T-Mobile's headquarters in Bellevue
T-Mobile’s headquarters in Bellevue

A Sprint and T-Mobile tie-up is looking even more likely after news this morning from Reuters that Sprint has already lined up eight banks to help finance the buyout. The debt package tops $40 billion, and includes a bridge loan of $20 billion from Softbank to Sprint, Reuters reports.

An official deal between Sprint — the third largest wireless carrier in the U.S. — and T-Mobile — the fourth largest — is expected to be announced in August. T-Mobile parent Deutsche Telekom is expected to hold a 15 percent stake in the combined company, according to the report.

Reuters reported earlier this month that Sprint has agreed to buy T-Mobile for about $32 billion.

T-Mobile, which purchased Metro PCS last year, is now valued at $9.5 billion. The stock is up eight percent in the past year, largely due to the bold moves orchestrated by brash CEO John Legere.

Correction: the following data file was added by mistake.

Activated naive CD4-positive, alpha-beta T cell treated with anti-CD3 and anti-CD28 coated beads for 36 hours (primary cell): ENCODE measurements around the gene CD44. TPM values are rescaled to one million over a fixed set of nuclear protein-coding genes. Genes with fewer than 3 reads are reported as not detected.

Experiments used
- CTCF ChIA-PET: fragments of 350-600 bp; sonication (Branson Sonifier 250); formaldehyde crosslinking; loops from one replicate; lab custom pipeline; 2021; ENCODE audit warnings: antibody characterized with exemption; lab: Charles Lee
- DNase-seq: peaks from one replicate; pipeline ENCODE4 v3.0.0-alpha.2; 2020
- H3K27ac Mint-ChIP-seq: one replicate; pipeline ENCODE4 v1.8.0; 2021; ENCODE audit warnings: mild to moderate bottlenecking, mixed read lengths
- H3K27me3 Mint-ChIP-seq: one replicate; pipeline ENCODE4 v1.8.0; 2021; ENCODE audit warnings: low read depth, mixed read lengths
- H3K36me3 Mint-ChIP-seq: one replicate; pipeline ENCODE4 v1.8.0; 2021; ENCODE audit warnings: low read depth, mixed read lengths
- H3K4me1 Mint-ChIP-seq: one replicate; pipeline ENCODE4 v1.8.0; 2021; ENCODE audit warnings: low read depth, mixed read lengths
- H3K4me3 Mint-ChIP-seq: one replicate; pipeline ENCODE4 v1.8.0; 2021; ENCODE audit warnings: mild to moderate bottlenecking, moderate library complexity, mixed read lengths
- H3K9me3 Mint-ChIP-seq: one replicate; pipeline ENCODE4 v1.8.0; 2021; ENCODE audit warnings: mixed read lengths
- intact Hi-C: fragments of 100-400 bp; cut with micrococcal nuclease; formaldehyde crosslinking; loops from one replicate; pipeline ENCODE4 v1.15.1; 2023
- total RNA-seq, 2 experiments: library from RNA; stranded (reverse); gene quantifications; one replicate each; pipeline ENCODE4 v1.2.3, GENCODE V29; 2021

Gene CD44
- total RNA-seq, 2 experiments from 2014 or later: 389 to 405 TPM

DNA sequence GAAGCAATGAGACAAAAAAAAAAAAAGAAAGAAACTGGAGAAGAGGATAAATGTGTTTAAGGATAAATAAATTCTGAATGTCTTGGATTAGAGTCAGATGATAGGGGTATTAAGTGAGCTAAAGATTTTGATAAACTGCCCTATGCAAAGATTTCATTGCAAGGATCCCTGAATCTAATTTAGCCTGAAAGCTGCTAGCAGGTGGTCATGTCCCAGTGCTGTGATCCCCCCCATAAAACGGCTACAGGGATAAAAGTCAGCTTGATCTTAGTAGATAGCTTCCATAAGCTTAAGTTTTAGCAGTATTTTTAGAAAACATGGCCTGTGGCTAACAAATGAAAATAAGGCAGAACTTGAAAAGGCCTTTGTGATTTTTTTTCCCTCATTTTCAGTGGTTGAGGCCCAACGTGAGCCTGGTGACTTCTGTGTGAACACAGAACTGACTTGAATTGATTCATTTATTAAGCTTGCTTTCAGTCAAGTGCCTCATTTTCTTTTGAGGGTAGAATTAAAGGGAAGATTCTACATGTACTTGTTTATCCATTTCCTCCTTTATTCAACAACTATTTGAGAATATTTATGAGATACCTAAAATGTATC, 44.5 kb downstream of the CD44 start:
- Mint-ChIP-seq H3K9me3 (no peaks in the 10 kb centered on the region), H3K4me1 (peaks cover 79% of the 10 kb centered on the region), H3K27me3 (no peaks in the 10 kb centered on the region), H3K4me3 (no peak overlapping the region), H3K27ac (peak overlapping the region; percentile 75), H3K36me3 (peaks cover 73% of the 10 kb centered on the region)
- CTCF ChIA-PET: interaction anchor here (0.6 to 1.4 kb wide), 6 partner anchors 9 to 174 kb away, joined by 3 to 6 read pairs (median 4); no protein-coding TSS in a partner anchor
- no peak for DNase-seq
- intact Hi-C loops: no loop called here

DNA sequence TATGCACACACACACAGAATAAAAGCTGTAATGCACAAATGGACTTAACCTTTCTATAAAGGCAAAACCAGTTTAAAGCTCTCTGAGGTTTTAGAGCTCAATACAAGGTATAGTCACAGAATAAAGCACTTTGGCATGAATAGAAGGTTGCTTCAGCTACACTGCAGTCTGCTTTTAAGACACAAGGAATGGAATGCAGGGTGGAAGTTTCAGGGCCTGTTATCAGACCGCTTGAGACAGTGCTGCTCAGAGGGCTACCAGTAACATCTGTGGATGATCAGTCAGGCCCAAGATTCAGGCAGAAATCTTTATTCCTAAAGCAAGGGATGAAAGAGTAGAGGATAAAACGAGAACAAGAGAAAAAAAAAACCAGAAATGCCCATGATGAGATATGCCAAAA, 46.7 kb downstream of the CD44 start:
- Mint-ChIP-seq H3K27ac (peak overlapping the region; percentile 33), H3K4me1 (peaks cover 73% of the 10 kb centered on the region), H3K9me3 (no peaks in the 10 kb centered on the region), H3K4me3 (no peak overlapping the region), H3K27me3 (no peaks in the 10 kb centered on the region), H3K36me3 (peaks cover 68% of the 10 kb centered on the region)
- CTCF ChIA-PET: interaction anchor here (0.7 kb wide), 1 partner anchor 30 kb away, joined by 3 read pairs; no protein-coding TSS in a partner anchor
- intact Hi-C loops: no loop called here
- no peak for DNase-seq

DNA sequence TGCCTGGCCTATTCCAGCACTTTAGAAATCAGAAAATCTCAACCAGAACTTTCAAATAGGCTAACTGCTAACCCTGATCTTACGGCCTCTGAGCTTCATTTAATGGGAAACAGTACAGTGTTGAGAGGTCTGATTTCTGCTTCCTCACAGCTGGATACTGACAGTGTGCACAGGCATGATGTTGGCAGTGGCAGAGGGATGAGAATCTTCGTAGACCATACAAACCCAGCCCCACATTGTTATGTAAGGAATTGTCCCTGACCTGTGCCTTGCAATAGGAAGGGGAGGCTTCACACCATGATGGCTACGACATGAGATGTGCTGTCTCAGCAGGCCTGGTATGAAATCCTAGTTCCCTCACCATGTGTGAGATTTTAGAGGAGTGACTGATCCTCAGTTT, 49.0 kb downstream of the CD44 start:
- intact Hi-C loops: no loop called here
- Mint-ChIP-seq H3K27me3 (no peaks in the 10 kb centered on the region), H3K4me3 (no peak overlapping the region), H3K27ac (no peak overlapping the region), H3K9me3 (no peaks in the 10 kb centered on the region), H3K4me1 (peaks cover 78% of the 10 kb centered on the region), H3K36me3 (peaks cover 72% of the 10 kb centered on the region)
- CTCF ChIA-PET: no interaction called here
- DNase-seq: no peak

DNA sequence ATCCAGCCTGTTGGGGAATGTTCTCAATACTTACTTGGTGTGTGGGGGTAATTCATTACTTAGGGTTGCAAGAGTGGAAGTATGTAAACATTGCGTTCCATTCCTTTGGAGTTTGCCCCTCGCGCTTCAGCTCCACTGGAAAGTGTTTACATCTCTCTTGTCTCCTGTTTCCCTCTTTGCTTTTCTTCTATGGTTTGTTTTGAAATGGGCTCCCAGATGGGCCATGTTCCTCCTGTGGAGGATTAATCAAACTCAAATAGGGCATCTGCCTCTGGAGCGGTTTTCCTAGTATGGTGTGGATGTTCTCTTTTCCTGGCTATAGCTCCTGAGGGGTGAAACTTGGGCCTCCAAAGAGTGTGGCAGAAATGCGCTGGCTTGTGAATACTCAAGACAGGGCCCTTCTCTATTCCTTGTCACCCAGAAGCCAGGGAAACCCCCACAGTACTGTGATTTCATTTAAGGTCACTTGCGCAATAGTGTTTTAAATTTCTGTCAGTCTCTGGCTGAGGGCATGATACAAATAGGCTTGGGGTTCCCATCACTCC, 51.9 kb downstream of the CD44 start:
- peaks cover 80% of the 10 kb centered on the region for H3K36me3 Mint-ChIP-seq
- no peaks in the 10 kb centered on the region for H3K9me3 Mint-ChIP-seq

John Legere
John Legere

Just this week, Legere announced the company’s “Uncarrier 5.0″ effort, including unlimited data for streaming music and a “test drive” service that allows customers of other carriers to trial T-Mobile for seven days on a loaned iPhone.

In an interview with GeekWire this week, Legere made the case for the merger, noting that consolidation is coming in the industry.

“I know what we’ve done in the last year-and-a-half is a small inkling of what real competition is like,” Legere said. “In order to keep it going, there’s things we need in the long term — scale, spectrum, etc. And one way to get those is consolidation.”

Regulators torpedoed a $39 billion deal between AT&T and T-Mobile in 2011.

If an acquisition agreement is reached, and approved by regulators, Legere is reportedly in line to lead the combined company.

Bellevue-based T-Mobile has been adding customers at a record pace following a series of moves by Legere and his team to shake up the wireless industry.

Comments

  • Dave

    Seems like a big wasted effort. The logic of the AT&T/TMO denial based on avoiding a reduction of national carriers from 4 to 3 applies basically the same to a Sprint/TMO deal. TMOs success post-denial seems to make it even more difficult to allow further consolidation, even among the two budget national carriers and even with Sprint being a pretty weak company.

  • mekskwpm

    TMUS stock is up a bit more than 8% in the last year. http://finance.yahoo.com/echarts?s=TMUS+Interactive#symbol=TMUS;range=1y

  • What is the point?

    And the combined coverage of both companies will still suck!

Job Listings on GeekWork